Tales of karma

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Oli

Trad climber
Fruita, Colorado
Topic Author's Original Post - Jul 7, 2007 - 07:20pm PT
I'm not sure that's the right word for it, karma, but I am fascinated by happenings that seem to tie us all into some higher spirit and show us that we in fact are connected. Indeed we reap what we sow. I'd love to hear some examples of when something special happened to you, such as the following:

Sometime in the mid-later 1980s I was utterly broke, no writng royalties, nothing. I went down to a store that buys used outdoor equipment and sold my three or four pair of climbing shoes. The little bit of money would get me some food for the next few days. When I got back to may small apartment, waiting on the doorstep was a box sent me by Heinz Mariacher and Luisa Iovane (they were at the time the leading reps for La Sportiva, and two of the best -- if not THE best -- Italian climbers). The box had a new pair of climbing shoes. It seemed at that moment my karma was such in climbing (if you want to use the word karma), that I was not to be without a pair of climbing shoes. Whatever spirits govern this planet would have nothing of it, or else my friends were tied to my psychically and anticipated the need...
Karl Baba

Trad climber
Yosemite, Ca
Jul 7, 2007 - 07:49pm PT
Great thead

I've got THOUSANDS of em, but here's one I wrote

Meeting Yabo

In the early 1980ıs my best compromise between living and climbing in
Yosemite while avoiding poverty and parental heartbreak was to work for
Curry Company. For three years, I was the Night Housing Supervisor, in
charge of all the Curry employee housing areas between the hours of 5pm
and 1am.

In some ways, it was a dream job for a climber. I had a private tiny
cabin in Yosemite and was free to climb until 5pm every day. There was
a downside though. I was in charge of enforcing a plethora of rules and
keeping the company facilities free of exploitation by unauthorized
persons, particularly climbers.

I was a climber. Curry Company hated climbers. Resolving the dissonance
between these realities nurtured diplomacy in Karl and, eventually,
fostered tolerance within Curry Company.

Curry Companyıs strict grooming code made it easy to divine the
difference between the dorm residents and the Camp 4 residents. I
remember a funny cartoon on the wall of an employee bathroom. It showed
a guy with long hair and a crazy and confused look on his face. The
caption read "Before" Next to it was a drawing of the same crazy and
confused face but this time with short, clean cut hair. The caption
read "After" (employment) Years of the clean-cut company culture
inbreeding made it easy for long-term employees to adopt the attitude
that long hair or a beard were marks of dereliction.

The ex-marine president of the Company was chief among the those who
were pissed at climbers. After some random act of vandalism attributed
to climbers, he took a tour through Camp 4 to the boos and jeers of the
campers.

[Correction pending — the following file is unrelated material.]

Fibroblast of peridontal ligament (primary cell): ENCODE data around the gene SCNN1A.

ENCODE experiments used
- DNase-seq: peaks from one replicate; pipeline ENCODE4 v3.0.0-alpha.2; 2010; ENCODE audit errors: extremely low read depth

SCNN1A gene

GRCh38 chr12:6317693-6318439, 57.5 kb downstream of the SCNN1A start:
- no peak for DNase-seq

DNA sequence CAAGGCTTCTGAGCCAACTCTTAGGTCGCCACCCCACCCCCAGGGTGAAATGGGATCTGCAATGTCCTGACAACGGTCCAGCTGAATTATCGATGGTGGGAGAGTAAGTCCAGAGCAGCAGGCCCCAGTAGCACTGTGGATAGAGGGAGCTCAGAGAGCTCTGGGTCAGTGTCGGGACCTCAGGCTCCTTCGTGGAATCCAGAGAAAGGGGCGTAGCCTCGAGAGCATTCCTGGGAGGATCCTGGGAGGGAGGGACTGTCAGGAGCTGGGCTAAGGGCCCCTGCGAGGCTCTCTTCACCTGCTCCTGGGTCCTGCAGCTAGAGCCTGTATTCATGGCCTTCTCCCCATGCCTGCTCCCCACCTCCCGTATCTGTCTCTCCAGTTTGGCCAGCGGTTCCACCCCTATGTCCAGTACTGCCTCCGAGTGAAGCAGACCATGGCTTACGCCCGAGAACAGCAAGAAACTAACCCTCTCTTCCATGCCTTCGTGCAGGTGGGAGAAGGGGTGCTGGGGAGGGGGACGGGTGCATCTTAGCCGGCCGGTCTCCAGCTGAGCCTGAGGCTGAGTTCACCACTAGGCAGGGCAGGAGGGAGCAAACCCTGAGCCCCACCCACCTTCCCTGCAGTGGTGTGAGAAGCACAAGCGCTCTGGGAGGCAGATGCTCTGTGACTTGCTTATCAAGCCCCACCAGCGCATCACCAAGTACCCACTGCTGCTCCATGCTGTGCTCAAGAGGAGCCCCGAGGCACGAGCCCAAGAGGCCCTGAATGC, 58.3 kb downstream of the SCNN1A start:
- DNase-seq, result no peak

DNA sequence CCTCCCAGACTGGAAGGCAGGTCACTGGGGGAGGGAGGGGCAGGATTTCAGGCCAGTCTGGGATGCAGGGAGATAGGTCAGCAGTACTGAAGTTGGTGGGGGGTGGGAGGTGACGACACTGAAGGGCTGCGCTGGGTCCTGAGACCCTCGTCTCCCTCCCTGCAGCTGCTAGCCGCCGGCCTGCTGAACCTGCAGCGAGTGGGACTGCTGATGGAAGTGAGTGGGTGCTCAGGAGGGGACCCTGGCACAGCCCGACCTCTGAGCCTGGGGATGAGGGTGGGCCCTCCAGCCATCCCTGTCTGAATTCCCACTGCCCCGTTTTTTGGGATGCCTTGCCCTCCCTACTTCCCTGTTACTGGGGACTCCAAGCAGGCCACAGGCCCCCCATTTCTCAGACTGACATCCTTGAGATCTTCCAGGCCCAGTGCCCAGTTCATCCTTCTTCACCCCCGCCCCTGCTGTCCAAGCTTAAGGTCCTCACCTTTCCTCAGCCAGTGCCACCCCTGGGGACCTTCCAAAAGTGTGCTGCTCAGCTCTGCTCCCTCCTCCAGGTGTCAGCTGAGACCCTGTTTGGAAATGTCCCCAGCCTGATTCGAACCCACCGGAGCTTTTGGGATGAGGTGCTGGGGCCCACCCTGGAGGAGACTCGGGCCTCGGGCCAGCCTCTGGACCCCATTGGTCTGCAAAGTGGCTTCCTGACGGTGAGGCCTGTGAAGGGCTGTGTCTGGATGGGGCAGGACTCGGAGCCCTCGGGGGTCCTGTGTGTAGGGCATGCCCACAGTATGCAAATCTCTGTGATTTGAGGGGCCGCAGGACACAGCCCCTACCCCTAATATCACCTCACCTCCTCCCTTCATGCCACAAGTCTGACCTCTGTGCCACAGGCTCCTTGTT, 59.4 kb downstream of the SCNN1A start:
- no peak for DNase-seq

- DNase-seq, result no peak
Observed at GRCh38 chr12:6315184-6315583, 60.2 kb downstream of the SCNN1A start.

The behavior of the climbers sometimes didnıt help matters. Besides
snaking showers and drunken deli rudeness, some climbers would camp out
in the cafeteria and scarf leftover food, or shoplift from Curry
Stores.

Worst of all, climbers seeking comfort and love as part of the same
deal would seek out girlfriends among the Curry Employees. Many a young
damsel would be seduced into supporting the lifestyle of a "Park Bum"
or PB as it was abreviated. Now it wasnıt as if there were enough of
these beauties to go around. These were OUR women! Just like in
Alaska, in Yosemite, if youıre a women, the odds are good, but the
goods are odd!

As for me, I definitely had friends on both sides of the fence. I lived
across from Camp 4 and climber friends would come hang out with me. I
tried to encourage a bit of harmony by taking different managers
climbing. I started taking the Manager of Employee Housing climbing and
he got pretty good. We even climbed the grade 5 North Buttress of
Middle Cathedral in a day. One time I had numerous managers and
supervisors camped out on Yosemite Point and dragged them across the
Tyrolean Traverse to Lost Arrow. I hope I played some role in teaching
the Company that climbing wasnıt intimately linked with acts of
vandalism and dereliction.

At night, I tried to strike a reasonable balance between protecting the
companyıs facilities and allowing people to live their lives with
minimum harassment. I wouldnıt bug John Bachar about his Saxophone
playing or hanging out with his girlfriend in the dorms, but when a
world famous cranker emptied a fire extinguisher in the hallways, we
ran him off.

One night I got a call on the radio that there was a violent
disturbance at the Womenıs dorm. I headed my company truck straight
over there with a mix of excitement and trepidation. Responding to
unknown chaos revs the adrenaline, but also the humbling anticipation
that some drunk idiot might be inspired to break beer bottles over my
head. As a standard precaution in potentially violent situation, I
radioed the NPS to send a ranger to the scene as well.

When I arrived, I met a muscular guy of medium height at the foot of
the steps of the dorm. He looked battered. Next to him was a high-end
road bike that looked battered as well. He was reasonably calm. I
asked him what happened. He said his name was John Yablonski and that
he BEAT HIMSELF UP! Naturally, I wanted a further explanation. Yabo
said that his girlfriend lived in the dorm, she dumped him and was with
another guy at the moment. He was so upset that he kicked his own ass!
I thought he was pretty lucid for a guy who just whuuped himself, but
Yabo said he was a non-violent kind of guy who wouldnıt hurt anybody
but himself. He really did an impressive job of hitting himself. You
could tell he was headed for black and blue.

I quickly confirmed the story with Yaboıs girlfriend (and her male
companion) and, since no more conflict seemed eminent, called off the
rangers before they arrived. It seemed like the last thing the
heartbroken Yabo needed was an encounter with the law.

I went back and met with Yabo again. He also managed to totally destroy
his $1000+ (1981 dollars!) road bike that he won in the "Survival of
the Fittest" TV contest. I told him to throw his bike in my truck and I